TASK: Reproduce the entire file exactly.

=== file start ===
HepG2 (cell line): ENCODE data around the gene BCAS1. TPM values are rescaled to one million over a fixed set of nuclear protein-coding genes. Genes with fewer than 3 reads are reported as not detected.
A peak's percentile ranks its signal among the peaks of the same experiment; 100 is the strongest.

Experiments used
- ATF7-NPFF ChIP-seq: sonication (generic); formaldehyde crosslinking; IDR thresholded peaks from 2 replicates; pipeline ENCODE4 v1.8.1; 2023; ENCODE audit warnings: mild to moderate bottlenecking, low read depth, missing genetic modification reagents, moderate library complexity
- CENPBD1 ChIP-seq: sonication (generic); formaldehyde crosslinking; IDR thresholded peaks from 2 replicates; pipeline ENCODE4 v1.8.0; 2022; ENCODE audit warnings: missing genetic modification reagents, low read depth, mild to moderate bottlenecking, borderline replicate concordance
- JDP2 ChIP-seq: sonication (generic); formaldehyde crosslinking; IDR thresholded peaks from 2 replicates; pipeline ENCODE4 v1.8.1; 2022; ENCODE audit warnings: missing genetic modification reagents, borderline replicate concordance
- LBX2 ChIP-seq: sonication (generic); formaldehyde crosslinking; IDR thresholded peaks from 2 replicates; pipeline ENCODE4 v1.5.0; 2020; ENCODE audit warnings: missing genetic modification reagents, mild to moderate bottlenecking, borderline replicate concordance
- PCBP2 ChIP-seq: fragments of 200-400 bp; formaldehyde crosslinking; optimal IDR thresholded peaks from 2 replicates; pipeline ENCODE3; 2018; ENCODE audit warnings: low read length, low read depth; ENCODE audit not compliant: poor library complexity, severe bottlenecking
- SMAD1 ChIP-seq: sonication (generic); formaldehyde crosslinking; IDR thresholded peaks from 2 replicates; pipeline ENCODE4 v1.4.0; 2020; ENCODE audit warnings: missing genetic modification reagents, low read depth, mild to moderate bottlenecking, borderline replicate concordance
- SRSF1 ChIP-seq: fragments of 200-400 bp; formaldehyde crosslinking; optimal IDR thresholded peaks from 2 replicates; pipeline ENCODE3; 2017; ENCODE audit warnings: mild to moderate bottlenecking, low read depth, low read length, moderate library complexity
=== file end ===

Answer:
HepG2 (cell line): ENCODE data around the gene BCAS1. TPM values are rescaled to one million over a fixed set of nuclear protein-coding genes. Genes with fewer than 3 reads are reported as not detected.
A peak's percentile ranks its signal among the peaks of the same experiment; 100 is the strongest.

Experiments used
- ATF7-NPFF ChIP-seq: sonication (generic); formaldehyde crosslinking; IDR thresholded peaks from 2 replicates; pipeline ENCODE4 v1.8.1; 2023; ENCODE audit warnings: mild to moderate bottlenecking, low read depth, missing genetic modification reagents, moderate library complexity
- CENPBD1 ChIP-seq: sonication (generic); formaldehyde crosslinking; IDR thresholded peaks from 2 replicates; pipeline ENCODE4 v1.8.0; 2022; ENCODE audit warnings: missing genetic modification reagents, low read depth, mild to moderate bottlenecking, borderline replicate concordance
- JDP2 ChIP-seq: sonication (generic); formaldehyde crosslinking; IDR thresholded peaks from 2 replicates; pipeline ENCODE4 v1.8.1; 2022; ENCODE audit warnings: missing genetic modification reagents, borderline replicate concordance
- LBX2 ChIP-seq: sonication (generic); formaldehyde crosslinking; IDR thresholded peaks from 2 replicates; pipeline ENCODE4 v1.5.0; 2020; ENCODE audit warnings: missing genetic modification reagents, mild to moderate bottlenecking, borderline replicate concordance
- PCBP2 ChIP-seq: fragments of 200-400 bp; formaldehyde crosslinking; optimal IDR thresholded peaks from 2 replicates; pipeline ENCODE3; 2018; ENCODE audit warnings: low read length, low read depth; ENCODE audit not compliant: poor library complexity, severe bottlenecking
- SMAD1 ChIP-seq: sonication (generic); formaldehyde crosslinking; IDR thresholded peaks from 2 replicates; pipeline ENCODE4 v1.4.0; 2020; ENCODE audit warnings: missing genetic modification reagents, low read depth, mild to moderate bottlenecking, borderline replicate concordance
- SRSF1 ChIP-seq: fragments of 200-400 bp; formaldehyde crosslinking; optimal IDR thresholded peaks from 2 replicates; pipeline ENCODE3; 2017; ENCODE audit warnings: mild to moderate bottlenecking, low read depth, low read length, moderate library complexity